On 09 September 2018, a crew member of the passenger vessel Amadea was seriously injured while stowing lifeboat No. 4 after a regular lifeboat drill.
At the time of the occurrence, the Amadea was berthed at section No. 21 in the port of Québec, Quebec. The injured crew member was transported to a local hospital by ambulance.
The investigation revealed that the injured crew member was not trained or familiarized with the task and was unaware of the risks and hazards associated with it.
- The electromechanical limit switches, with their positions set at 20 cm before the davit arms reached their stops, required extensive additional manual winching to complete the stowage of lifeboat No. 4 following the lifeboat drill.
- The lifeboat falls were not of equal lengths and as a result the fore davit arm contacted its stop before the aft davit arm.
- The crew members had to continue manual winching to bring the lifeboat to its stowed position which put increased tension on the winch system, making manual winching more difficult.
- To make manual winching easier, the bosun used a lever-type tool in the spokes of the brake release hand wheel to increase leverage resulting in greater disengagement of the electromagnetic brake, and eliminating the drag that would normally be present in the brake system.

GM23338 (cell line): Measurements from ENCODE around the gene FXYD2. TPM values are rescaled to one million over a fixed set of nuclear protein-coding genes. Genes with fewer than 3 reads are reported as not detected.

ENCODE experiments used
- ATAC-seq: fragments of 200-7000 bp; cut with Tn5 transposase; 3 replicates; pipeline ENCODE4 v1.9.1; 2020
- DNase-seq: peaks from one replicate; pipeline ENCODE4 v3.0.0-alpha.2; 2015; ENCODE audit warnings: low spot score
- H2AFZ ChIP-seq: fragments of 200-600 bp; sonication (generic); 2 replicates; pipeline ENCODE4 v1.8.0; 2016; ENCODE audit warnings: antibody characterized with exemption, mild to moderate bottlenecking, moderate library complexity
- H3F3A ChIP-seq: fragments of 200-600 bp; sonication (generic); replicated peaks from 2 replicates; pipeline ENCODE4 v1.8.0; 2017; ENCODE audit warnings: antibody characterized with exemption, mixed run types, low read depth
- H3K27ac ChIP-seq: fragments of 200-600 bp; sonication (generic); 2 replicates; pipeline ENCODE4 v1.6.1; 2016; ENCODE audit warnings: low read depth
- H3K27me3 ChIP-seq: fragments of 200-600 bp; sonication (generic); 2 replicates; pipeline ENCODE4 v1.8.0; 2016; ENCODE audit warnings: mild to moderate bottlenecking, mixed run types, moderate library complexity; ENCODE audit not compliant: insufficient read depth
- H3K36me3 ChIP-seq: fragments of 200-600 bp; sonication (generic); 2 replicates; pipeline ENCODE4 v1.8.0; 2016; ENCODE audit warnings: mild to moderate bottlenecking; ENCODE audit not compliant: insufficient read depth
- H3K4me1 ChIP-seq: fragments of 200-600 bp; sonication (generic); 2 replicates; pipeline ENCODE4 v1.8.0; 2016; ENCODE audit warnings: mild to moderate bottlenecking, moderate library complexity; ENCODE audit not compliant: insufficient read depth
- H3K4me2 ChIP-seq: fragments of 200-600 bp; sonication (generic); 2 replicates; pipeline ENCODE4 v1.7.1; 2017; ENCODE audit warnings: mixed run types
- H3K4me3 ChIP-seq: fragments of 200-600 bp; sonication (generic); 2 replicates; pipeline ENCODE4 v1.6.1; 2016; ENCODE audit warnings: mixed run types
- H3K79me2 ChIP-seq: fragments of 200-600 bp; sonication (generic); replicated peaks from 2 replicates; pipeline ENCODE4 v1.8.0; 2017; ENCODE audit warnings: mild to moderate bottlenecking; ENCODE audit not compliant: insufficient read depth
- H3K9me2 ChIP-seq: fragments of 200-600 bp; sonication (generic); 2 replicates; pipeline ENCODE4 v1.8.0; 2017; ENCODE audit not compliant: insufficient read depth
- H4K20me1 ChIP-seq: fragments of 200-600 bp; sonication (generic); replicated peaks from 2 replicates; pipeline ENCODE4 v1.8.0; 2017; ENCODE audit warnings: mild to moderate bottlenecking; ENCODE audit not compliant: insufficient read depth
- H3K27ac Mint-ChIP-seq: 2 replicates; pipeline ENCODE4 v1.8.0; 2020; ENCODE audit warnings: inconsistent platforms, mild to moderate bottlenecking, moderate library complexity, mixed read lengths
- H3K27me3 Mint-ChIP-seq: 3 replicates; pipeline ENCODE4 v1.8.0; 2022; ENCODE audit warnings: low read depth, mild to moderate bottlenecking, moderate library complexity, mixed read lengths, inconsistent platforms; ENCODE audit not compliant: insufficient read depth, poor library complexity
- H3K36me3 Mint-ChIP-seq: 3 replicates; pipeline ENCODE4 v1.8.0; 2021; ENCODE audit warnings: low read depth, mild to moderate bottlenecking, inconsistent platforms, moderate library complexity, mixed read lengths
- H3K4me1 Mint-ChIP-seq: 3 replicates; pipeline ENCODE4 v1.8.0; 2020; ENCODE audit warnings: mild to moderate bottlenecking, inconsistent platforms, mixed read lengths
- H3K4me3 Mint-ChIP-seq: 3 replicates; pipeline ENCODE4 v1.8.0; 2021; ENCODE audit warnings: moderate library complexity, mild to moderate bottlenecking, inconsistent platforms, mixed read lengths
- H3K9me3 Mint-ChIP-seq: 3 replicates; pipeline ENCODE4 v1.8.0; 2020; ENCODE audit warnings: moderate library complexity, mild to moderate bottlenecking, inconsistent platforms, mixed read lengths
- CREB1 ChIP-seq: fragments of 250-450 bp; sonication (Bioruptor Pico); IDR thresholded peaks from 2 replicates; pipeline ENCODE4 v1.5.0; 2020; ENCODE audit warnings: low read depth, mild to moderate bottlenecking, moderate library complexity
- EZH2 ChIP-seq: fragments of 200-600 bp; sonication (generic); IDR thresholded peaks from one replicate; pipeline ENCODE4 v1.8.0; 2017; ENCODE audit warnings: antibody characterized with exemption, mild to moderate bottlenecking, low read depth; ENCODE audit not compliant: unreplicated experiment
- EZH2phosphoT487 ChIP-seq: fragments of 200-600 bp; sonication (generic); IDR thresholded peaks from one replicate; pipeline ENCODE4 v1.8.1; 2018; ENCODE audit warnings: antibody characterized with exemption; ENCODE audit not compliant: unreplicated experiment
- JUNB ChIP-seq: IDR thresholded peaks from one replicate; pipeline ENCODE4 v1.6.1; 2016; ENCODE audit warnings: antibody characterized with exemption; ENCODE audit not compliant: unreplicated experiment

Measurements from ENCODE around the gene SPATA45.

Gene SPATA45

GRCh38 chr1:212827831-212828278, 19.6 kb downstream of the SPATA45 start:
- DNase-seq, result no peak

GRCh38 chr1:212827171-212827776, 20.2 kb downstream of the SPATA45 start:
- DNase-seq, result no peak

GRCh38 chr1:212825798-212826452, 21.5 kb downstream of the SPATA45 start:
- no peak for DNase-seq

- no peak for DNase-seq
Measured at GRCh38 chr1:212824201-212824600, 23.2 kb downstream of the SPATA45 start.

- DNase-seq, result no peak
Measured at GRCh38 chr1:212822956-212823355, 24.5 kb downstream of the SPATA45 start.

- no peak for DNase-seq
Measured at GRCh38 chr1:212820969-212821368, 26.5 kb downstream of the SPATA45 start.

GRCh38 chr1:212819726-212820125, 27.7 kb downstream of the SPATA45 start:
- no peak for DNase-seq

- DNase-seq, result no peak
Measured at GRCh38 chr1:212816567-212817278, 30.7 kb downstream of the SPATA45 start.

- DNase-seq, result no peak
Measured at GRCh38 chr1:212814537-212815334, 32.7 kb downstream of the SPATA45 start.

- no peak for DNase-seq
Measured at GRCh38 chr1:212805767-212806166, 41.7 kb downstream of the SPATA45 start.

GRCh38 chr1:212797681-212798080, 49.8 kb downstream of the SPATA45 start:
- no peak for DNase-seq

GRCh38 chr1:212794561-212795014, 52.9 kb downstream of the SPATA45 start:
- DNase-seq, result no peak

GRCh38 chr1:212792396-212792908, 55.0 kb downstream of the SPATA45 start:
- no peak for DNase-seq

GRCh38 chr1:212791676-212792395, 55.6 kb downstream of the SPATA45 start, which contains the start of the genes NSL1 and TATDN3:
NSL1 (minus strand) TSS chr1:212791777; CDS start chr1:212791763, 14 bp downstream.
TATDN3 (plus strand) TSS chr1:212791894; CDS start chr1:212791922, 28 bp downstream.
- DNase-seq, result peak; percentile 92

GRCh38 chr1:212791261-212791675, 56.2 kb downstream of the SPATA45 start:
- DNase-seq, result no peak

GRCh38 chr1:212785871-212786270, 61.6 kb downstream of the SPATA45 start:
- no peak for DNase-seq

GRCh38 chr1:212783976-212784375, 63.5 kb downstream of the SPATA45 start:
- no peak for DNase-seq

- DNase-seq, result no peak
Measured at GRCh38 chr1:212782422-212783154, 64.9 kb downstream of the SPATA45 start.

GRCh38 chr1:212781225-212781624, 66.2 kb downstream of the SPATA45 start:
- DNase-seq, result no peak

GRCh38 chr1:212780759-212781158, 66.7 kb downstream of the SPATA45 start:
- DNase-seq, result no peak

- The relief ordinary seaman and able seaman continued manual winching and the excessive tension on the winch system caused them to let go of the crank handle. Because the electromagnetic brake was released, the crank handle suddenly kicked back and spun backwards, hitting the ordinary seaman on the head.
- The ordinary seaman was not wearing protective headgear, and sustained serious head injuries.
The investigation also found that the onboard safety management system did not include training or any formal operating procedures on lifeboat recovery and stowage, or on operating the davit winches.
If crew members are not trained in the safe operation of critical shipboard equipment such as life saving appliances, there is a risk that they will not operate such equipment in a safe manner.
In regards to the equipment design, it was determined that if the design allows operators to override or disable its built-in safety features, these features will not function as intended, increasing the risk that the crew will be injured while operating this equipment.
Additionally when operating lifeboat winches and davits, and when using lashings, crew members need to wear proper personal protective equipment.
See also: How to tackle head injuries on board
Following the occurrence, the vessel’s manager Bernhard Schulte Cruise Services had lifeboat No. 4’s davit and winch inspected.
In addition, it updated the Amadea’s training manual so that it now includes a procedure for lifeboat recovery. This procedure specifies that crew members must wear protective headgear (helmet), gloves, and safety shoes while performing any activity involving lifeboat winches, davits and lashings.
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